Nick Hogan: I mean, to be honest, no. I had no clue, we knew we wanted to do something that was different than was being done in our towns. There wasn’t really anybody directly to reach out to that I felt very confident in asking for opinions. We just did a lot of research and we kind of generally knew what we wanted. First of all, you know unit number one we were, me and my partners, working in there on a daily basis. And so that was in large part offsetting what we worry about today – our labor costs because it was just us in there sweating it out. For the most part, initially, we didn’t really know what our cost of goods should be but we did enough research to know that the ballpark where we should fall. The real estate was family-owned real estate, so we had some mitigation there in terms of that downside exposure. We collectively had a strong community around us, and in retrospect, our sales were not much that first year but to us, at that time they were off the charts. So we just kind of started swinging. The first unit was pretty strong out of the gates and so we had the benefit of sales as we grew. That kind of carried us into future stores. We had some challenges, the second store we opened was more of a challenge. If the second store would have been the first that might have been the only store we ever did, so in some ways, we were lucky too.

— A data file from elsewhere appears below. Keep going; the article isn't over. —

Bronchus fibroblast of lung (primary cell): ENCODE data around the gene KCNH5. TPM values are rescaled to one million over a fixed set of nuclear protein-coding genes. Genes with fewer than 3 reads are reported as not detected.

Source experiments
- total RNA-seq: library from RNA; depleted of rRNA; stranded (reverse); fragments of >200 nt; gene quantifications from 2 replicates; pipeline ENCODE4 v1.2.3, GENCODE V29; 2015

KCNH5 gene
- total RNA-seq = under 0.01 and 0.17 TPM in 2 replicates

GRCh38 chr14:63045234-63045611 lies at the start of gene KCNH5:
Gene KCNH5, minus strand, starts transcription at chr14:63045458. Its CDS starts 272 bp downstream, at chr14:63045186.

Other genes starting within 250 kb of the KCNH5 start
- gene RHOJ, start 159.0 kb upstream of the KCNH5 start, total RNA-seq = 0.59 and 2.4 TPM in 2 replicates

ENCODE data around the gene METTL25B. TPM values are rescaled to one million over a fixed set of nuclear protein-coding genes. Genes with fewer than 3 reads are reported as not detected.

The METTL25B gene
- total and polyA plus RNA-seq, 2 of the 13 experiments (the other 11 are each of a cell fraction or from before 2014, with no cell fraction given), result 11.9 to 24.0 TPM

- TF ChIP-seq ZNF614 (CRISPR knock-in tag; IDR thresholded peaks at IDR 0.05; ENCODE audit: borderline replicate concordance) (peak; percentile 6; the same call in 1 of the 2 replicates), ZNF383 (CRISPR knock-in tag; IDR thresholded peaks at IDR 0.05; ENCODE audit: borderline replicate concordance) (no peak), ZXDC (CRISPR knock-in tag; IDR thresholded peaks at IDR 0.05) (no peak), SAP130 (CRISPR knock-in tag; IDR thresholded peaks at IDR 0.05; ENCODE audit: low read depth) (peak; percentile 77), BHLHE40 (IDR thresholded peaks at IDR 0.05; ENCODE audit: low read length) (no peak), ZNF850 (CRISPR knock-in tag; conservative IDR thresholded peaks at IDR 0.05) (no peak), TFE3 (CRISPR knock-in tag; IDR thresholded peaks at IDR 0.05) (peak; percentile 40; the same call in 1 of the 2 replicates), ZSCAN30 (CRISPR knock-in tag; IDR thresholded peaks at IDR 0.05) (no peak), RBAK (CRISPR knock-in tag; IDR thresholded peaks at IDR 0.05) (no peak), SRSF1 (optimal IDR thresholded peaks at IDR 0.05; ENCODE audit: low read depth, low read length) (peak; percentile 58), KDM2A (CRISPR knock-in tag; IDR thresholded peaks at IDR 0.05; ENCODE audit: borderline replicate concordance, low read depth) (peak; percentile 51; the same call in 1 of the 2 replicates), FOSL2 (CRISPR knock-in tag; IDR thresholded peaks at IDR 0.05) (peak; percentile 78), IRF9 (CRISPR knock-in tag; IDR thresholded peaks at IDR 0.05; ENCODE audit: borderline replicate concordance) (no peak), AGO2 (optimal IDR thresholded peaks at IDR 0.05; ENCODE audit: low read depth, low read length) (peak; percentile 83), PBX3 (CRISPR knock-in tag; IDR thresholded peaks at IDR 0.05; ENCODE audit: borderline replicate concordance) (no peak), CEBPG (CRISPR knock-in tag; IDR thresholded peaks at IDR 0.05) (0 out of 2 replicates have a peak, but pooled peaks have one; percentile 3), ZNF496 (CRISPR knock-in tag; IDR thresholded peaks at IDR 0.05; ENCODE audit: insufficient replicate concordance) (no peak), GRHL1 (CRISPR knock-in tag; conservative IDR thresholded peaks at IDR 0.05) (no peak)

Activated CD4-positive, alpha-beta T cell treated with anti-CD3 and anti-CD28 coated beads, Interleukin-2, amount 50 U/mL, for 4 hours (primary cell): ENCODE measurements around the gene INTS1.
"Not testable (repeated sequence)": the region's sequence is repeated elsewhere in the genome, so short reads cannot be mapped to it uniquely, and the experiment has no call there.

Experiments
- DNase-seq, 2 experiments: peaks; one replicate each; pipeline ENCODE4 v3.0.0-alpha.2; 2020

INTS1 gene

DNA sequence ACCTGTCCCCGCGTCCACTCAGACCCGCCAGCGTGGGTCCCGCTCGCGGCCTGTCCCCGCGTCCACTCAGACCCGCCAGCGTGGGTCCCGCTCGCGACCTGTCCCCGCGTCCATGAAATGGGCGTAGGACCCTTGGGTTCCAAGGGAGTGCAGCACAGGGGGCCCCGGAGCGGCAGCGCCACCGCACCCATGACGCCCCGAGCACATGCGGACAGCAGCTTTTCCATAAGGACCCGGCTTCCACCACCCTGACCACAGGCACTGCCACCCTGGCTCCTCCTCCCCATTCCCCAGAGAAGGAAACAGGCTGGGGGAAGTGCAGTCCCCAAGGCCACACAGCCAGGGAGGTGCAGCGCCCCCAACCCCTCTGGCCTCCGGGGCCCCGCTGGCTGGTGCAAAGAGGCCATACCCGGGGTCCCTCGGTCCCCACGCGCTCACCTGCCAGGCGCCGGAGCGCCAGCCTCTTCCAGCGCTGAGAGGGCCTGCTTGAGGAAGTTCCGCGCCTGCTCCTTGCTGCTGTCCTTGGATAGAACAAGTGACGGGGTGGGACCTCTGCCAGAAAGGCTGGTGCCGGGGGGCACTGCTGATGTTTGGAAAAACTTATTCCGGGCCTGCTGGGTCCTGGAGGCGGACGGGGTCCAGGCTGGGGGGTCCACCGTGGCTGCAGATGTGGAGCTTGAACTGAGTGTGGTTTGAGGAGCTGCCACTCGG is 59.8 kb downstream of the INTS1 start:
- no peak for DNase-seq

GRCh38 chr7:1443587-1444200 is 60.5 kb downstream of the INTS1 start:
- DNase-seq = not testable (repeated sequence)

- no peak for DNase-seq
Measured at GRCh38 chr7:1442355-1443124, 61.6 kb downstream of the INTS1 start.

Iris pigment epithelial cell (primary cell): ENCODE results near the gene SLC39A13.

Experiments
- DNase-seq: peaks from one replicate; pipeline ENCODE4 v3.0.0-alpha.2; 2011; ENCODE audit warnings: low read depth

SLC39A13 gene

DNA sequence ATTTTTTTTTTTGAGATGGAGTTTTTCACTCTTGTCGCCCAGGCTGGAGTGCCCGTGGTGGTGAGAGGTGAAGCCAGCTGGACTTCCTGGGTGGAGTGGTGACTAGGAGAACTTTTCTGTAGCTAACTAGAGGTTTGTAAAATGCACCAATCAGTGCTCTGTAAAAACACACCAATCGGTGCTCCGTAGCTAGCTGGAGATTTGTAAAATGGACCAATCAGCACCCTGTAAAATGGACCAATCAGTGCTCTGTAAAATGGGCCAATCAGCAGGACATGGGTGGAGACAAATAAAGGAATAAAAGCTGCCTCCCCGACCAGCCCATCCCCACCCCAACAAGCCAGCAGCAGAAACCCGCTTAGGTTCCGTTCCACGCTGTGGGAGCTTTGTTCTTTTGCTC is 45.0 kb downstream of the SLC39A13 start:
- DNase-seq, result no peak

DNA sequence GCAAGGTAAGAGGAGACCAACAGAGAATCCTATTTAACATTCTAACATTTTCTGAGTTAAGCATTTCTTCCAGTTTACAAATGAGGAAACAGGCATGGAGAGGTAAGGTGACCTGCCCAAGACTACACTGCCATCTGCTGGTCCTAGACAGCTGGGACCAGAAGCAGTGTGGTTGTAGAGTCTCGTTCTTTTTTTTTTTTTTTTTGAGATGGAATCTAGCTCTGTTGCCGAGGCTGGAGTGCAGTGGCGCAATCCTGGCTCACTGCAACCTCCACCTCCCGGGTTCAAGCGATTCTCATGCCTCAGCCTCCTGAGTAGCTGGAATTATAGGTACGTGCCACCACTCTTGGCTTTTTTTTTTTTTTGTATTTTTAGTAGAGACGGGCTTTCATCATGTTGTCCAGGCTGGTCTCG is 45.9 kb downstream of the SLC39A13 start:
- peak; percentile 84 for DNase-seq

Mathew Focht: The industry has obviously evolved quite a bit since you jumped in, what do you see as the biggest challenge today to building a national brand?

Nick Hogan: Everybody always talks about labor. And I think that labor is a huge concern, let’s not spend too much time talking about that, and just recognize that it will inevitably be a challenge. I think what’s interesting since we started is that legacy brands were still very much in vogue at that time. I mean the Cheesecake Factory and PF Changs, these guys were the way of the world at that point. I think what started to happen, right after we got into the business, was nationally more of a focus on dining, culture, and social media, and that excited people. And so I think people started generally slowly pivoting away from a lot of the legacy brands because they started to identify with the one-off or the local operator. I think that that really kind of helped us along the way.